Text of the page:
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In Germany, Exploiting Paris Attacks To Link Refugees And Terrorism

Germany was already clashing over the country's recent migrant crisis. Now, the nationalist PEGIDA group is playing with fire by using the Islamist terror attack to justify its extremist positions.

PEGIDA meeting in Munich on Nov. 14
PEGIDA meeting in Munich on Nov. 14
Kurt Kister


MUNICH — It's Saturday morning at the tailor. The middle-aged woman next to me says with a slight eastern European accent, "It's terrifying. So many victims." After a short break, she goes on, "And now we have them in our own country."

I just wanted to pick up my trousers and leave. I'd never met this woman before. Still, I ask, "Who are you talking about?" She replies, "Well, the Muslims. The refugees."

I know the tailor a little bit — he's Turkish. I point at him and say, "He's not Christian either. And he lives in Germany just like you. And I don't think that him being a Muslim makes him want to shoot someone, or that you want to shoot someone just because you weren't born here."

The German anti-Islam PEGIDA movement (Patriotic Europeans Against the Islamization of the Occident) cares little about the fact that the refugees are fleeing because of ISIS and other barbarism. Now they can combine their historic fear-mongering slogan and their latest one — that there are criminals among the refugees, parasites who are destroying Germany.

Their logic goes like this: If the people dedicated to Islam are committing crimes, then probably everyone who belongs to this religion is a criminal too. Either way, the religion itself is a crime.

These "patriots" sweep under the carpet the fact that Muslims, Yazidis and Christians alike are running for their lives from Iraq and Syria, that they are being terrorized by ISIS in the same way innocent Parisians were Friday night. PEGIDA also refuses to recognize that the war in Syria is highly complex, and that Sunni anti-Assad terrorists from ISIS practice a fundamentalist and warped form of Islam that is considered offensive to the vast majority of Muslims.

It's completely legitimate to debate Germany's liberal entry policies and the safety risks resulting from them. And yes, among the hundreds of thousands of asylum seekers, there are quite a few who come to Germany with a criminal agenda (though rarely terrorism-related). This has always been true, even long before the Schengen Agreement allowing for open borders existed.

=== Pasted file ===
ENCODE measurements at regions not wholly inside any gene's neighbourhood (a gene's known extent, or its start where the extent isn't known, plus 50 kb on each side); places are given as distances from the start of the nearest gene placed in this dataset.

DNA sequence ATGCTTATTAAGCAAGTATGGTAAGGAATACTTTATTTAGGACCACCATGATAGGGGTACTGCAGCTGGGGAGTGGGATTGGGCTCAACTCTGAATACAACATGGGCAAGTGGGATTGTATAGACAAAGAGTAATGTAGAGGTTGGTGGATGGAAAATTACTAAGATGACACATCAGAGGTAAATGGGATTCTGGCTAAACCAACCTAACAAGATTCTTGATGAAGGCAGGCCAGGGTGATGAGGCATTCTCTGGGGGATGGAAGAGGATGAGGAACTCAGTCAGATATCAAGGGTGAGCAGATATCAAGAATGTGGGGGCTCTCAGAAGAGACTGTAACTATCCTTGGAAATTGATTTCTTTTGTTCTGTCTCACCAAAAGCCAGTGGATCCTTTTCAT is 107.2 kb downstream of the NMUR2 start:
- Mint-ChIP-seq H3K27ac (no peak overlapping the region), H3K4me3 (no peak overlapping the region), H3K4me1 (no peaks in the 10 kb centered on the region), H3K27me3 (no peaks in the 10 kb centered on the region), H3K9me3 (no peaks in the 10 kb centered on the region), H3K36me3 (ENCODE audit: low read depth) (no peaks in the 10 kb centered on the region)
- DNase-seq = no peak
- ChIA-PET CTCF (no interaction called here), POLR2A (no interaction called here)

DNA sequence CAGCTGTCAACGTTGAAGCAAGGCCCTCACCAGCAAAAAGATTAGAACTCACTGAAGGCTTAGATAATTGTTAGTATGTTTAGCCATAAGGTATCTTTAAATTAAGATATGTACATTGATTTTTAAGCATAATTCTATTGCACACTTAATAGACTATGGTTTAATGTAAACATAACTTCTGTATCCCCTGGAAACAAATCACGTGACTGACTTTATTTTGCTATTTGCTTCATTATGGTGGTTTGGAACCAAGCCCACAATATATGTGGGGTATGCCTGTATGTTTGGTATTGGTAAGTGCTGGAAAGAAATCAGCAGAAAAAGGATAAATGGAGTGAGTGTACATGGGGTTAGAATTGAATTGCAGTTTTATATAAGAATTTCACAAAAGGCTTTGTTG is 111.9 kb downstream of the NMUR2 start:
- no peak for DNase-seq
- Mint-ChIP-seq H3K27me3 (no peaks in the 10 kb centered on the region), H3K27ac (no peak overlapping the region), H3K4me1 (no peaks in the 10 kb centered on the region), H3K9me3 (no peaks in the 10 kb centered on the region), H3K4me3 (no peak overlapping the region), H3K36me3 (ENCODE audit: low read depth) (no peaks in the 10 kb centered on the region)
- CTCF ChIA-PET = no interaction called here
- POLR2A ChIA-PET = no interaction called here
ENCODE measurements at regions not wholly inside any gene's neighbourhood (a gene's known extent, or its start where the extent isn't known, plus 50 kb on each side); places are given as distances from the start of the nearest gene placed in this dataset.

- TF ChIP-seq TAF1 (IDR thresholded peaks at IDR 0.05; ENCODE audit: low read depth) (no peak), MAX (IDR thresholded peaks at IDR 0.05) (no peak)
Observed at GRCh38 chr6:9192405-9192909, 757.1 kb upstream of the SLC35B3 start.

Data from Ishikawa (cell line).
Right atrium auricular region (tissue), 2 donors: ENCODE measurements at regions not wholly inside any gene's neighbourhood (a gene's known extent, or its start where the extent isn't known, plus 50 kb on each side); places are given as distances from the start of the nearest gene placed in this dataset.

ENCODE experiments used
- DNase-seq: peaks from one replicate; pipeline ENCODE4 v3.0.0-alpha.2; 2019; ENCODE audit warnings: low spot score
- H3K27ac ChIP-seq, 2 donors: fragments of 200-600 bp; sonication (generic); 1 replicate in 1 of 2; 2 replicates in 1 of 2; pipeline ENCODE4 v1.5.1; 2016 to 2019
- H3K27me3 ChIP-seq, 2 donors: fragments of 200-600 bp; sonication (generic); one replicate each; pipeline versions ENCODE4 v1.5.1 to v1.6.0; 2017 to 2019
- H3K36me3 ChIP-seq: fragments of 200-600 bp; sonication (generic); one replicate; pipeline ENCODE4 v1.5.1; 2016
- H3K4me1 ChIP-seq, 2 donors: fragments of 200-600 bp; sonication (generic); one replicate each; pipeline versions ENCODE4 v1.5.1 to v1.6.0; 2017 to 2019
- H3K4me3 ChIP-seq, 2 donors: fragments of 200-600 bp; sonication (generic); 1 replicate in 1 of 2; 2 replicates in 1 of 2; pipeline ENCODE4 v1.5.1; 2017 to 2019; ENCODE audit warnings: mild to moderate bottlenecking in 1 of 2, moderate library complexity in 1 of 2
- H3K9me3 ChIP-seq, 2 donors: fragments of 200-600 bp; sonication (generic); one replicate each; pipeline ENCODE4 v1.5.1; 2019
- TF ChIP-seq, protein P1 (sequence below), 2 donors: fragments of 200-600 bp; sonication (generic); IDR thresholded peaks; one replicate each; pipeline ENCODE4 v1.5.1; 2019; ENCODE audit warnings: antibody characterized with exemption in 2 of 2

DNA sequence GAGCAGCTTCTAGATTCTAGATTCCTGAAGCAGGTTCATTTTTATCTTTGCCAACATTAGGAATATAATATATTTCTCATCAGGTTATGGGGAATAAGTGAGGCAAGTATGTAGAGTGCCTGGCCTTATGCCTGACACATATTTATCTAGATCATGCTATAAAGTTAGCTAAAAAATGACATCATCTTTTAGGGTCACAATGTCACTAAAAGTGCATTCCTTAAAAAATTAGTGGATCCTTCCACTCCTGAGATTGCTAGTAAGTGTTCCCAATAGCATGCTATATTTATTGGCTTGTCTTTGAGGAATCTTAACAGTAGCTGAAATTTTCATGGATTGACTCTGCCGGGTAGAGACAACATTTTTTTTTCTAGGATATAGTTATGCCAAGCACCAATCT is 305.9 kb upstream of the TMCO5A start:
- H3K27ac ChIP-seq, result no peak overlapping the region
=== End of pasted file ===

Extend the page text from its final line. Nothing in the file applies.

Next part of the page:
Measured caution

It's important that Germany soon establish an accurate overview of how many refugees have actually arrived, who they are and where they come from. It's not just imperative for guaranteeing security, but also because neither deportation nor integration are technically possible otherwise. Those requesting better law enforcement and a restriction on the number of refugees aren't necessarily right-wing extremists; they're simply right.

But those who argue that there's a direct, maybe even causal, link between refugees in Europe and the attacks in Paris are not only wrong — they're also playing with fire. Refugees from Syria and Iraq are victims just like those who have been randomly murdered in Paris. Being a young adherent of the Muslim faith isn't categorically different from being a young adherent of evangelism. For instance, most assassins in the United States are young evangelical men. Either way, it's not a person's socio-demographic characteristics that make him a criminal. Not all dogmatic middle-aged men belong to PEGIDA.